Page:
As the winter begins to thaw, many of us are celebrating the
return of sunshine and more tolerable temperatures—and that’s exciting!
However, it’s important to stay on top of any potential spring pet hazards that
your dog or cat might get into.
With this easy guide you can be better prepared to have a lovely, fun-filled spring without worrying about the safety of your best friend. Read on to learn more about the spring dangers for pets to avoid this season.
Five spring dangers for pets to keep in mind
While this may seem like a mild time of year, there are
always a few things to an eye out for. These spring pet hazards can be no
trouble at all if you’re an educated pet owner. Here are our list of five
things to watch out for this season:
Lilies. While these gorgeous flowers are just coming into bloom this time of year, it’s very important that they are kept away from cats. Unfortunately, lilies can be fatal if ingested. They contain toxins that affect the liver function in cats. Instead, fill your home with other plants and make sure that any lilies that are around are kept absolutely out of reach of any feline friends.
This sprint pet hazard is one that you can be proactive in preventing for
both cats and dogs. It can also surprise pet owners that heartworm cases appear
more often as the weather gets warmer. In fact, heartworm is transmitted
through mosquitos, so as the days get longer and the temperature rises, your
pet may be more prone to this issue. Fortunately, there
are a number of precautions that you can take to keep your pet safe, like
getting on a regular preventative and going to your veterinarian for checkups.
Just like in humans, allergies
can become more prevalent in pets as seasons change. They can even show up
as similar symptoms that occur in humans. Keep an eye out for sneezing,
itching, rashes or any respiratory issues that your pet may exhibit as we enter
the spring season. Fortunately, many allergy symptoms can be subdued by talking
with your veterinarian and administering medications to your best friend.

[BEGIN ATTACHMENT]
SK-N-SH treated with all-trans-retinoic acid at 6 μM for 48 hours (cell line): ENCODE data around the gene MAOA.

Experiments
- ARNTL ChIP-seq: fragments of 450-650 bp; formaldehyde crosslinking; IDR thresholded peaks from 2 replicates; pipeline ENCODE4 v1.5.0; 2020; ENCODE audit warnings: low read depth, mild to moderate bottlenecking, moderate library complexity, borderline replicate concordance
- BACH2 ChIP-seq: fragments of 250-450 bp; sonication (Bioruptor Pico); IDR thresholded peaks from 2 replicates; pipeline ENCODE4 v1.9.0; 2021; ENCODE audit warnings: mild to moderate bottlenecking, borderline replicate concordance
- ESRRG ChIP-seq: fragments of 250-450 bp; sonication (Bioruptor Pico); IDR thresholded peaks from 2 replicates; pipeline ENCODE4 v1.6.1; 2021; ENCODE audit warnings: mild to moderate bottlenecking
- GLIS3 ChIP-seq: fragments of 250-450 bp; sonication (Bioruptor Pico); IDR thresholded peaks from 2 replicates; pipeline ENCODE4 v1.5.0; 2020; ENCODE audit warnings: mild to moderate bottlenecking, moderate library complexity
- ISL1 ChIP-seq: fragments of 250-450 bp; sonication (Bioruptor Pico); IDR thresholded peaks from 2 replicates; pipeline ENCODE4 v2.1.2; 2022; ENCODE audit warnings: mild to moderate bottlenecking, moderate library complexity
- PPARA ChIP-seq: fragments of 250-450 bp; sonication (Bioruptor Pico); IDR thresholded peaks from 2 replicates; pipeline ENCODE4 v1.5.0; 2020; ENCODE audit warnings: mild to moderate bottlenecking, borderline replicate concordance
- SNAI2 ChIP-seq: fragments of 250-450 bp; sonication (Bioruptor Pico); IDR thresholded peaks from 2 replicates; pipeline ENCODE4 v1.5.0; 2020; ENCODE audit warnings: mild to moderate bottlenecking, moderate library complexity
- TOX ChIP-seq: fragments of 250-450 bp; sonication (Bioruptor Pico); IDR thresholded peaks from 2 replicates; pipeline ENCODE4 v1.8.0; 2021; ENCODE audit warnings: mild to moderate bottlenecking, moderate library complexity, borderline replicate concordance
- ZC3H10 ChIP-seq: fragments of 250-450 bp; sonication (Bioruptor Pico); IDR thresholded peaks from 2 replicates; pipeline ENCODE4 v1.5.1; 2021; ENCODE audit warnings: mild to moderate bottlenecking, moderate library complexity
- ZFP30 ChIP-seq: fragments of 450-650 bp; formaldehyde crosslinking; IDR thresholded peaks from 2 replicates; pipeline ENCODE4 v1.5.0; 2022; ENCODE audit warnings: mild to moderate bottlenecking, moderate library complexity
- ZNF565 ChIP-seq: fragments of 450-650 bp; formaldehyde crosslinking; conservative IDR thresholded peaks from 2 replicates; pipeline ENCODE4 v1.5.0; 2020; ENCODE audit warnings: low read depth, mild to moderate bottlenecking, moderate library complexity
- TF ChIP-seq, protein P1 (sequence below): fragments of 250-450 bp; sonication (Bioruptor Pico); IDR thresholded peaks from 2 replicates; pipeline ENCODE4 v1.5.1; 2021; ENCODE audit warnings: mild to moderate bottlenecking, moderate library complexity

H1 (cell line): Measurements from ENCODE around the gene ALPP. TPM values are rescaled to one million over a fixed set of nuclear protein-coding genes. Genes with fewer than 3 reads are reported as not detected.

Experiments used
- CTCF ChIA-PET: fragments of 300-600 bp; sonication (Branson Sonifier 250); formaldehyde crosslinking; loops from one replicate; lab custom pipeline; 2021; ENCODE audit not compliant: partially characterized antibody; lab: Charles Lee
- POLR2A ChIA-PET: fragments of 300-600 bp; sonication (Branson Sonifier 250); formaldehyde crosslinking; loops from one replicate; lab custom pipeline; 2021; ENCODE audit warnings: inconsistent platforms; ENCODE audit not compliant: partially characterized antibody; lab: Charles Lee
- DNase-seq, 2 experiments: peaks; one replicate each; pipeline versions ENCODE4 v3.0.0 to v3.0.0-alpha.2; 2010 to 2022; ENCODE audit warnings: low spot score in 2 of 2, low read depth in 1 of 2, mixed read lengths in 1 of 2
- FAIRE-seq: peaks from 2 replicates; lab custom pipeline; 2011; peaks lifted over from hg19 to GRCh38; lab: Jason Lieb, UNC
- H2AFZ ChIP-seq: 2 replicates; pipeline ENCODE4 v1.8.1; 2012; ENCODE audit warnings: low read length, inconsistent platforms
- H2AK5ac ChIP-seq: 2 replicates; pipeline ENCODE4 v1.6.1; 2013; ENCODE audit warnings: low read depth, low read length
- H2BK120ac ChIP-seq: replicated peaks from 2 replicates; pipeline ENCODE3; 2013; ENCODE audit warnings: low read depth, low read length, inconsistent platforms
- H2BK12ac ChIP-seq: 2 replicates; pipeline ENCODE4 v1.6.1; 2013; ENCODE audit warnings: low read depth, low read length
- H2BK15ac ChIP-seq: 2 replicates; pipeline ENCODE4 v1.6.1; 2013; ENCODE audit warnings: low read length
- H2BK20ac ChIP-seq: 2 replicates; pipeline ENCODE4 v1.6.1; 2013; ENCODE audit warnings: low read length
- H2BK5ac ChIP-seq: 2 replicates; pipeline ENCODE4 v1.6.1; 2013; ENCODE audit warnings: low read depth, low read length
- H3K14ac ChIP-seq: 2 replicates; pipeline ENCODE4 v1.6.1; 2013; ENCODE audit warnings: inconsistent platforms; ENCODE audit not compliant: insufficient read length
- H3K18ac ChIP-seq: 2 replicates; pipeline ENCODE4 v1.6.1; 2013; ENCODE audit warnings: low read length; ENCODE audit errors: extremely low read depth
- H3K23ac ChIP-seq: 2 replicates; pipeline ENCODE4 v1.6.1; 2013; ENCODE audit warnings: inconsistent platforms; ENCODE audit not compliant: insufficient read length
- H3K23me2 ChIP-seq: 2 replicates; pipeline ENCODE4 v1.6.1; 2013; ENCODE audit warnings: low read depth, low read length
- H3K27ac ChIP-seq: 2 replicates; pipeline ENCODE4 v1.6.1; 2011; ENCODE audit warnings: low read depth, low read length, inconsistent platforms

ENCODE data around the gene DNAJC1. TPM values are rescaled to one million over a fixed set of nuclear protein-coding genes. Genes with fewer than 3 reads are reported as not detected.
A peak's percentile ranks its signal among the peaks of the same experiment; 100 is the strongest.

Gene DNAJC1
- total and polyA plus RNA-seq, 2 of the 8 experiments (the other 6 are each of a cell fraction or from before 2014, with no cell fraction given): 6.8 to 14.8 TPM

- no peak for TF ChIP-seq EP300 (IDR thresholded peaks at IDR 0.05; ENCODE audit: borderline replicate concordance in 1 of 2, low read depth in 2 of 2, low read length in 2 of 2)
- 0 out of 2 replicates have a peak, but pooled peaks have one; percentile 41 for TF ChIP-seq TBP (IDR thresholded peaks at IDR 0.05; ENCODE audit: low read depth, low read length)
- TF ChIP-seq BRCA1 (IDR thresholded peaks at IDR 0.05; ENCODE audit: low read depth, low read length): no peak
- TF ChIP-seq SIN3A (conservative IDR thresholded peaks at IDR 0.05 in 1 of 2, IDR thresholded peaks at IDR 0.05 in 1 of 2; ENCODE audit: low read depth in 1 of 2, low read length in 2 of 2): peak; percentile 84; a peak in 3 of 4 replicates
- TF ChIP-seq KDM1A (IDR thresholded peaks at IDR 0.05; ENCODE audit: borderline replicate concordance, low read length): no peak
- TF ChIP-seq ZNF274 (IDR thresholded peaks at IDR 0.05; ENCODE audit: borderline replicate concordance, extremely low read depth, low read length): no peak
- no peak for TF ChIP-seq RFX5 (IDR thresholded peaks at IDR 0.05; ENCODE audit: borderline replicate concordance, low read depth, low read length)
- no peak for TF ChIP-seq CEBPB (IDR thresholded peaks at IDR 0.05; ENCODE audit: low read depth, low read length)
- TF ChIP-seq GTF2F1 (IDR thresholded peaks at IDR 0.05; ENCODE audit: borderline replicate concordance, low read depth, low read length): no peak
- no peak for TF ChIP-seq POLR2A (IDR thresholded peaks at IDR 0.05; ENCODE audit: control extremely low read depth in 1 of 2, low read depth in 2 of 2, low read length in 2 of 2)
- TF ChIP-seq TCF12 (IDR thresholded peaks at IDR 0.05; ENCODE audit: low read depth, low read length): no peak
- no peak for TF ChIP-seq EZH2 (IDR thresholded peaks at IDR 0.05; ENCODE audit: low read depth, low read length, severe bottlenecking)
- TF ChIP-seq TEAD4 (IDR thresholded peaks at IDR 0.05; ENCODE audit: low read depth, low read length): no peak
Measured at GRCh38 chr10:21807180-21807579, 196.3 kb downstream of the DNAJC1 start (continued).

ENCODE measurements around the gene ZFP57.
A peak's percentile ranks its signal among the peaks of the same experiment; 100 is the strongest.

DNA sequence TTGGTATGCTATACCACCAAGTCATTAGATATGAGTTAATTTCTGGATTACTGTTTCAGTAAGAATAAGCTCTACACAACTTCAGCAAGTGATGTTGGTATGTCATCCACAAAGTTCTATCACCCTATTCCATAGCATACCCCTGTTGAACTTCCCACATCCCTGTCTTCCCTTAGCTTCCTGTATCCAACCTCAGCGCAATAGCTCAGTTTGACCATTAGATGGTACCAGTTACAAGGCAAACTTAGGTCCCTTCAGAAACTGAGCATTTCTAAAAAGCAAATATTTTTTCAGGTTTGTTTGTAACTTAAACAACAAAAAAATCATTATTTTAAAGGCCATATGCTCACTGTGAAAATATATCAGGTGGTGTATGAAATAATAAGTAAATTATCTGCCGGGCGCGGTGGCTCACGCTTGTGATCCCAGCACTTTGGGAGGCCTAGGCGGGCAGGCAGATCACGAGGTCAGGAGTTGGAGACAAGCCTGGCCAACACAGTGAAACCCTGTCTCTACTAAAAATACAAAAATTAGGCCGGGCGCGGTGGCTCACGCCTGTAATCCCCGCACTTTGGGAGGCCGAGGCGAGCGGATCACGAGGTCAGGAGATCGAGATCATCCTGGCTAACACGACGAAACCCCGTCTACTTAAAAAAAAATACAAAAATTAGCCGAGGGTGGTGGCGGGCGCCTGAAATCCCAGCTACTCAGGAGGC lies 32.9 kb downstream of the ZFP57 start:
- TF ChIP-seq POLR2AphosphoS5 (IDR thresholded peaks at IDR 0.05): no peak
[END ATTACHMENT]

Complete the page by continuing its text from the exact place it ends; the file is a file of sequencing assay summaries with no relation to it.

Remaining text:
Unfamiliar with this one? Luckily, sago palms are mostly seen in just a few
states. Unfortunately, they can be a dangerous spring pet hazard due to their
toxicity. This large plant are so toxic to pets that they can cause serious
reactions within just minutes of ingestion. If you think your pet has ingested
this plant at all, take them to a veterinarian immediately for treatment. As a
precaution, do not let your pet anywhere near this plant.
Chocolate. This is a hazard that many pet owners know about, but you may not immediately connect with the spring season. It’s best to keep an eye out, however, because outside of winter holidays and Valentine’s Day, we see a high number of chocolate toxicity claims around Easter. Just make sure that your puppy can’t reach any chocolate, and all members of the family can have a great time celebrating spring.
Of course, the best thing to do if you have concerns about
your pet getting into anything on this list is to contact your veterinarian.
They can instruct you on the best course of action to help your pet—and
How you can help protect your pet
As responsible, loving pet owners, it’s always best to stay informed and educated about your pet’s health. One way to do that is to make sure that your cat or dog has the best possible environment to stay healthy. However, we all know that the unexpected happens. To help protect your pet against the unknown, you can look into medical insurance for those surprise veterinary bills.
Are you and your pet excited about the seasons changing? Let us know in the comments how you help keep your pet happy and healthy during the springtime.
Marissa knows almost every dog's name in the Trupanion office and is working on learning their owners' names. She is a lover of all animals but has a special place in her heart for anything with a long snout - she could spend all day watching videos of elephants, aardvarks, and tapirs. When not at work you can probably find her watching a soccer game, making short videos or searching for the greatest sandwich in Seattle.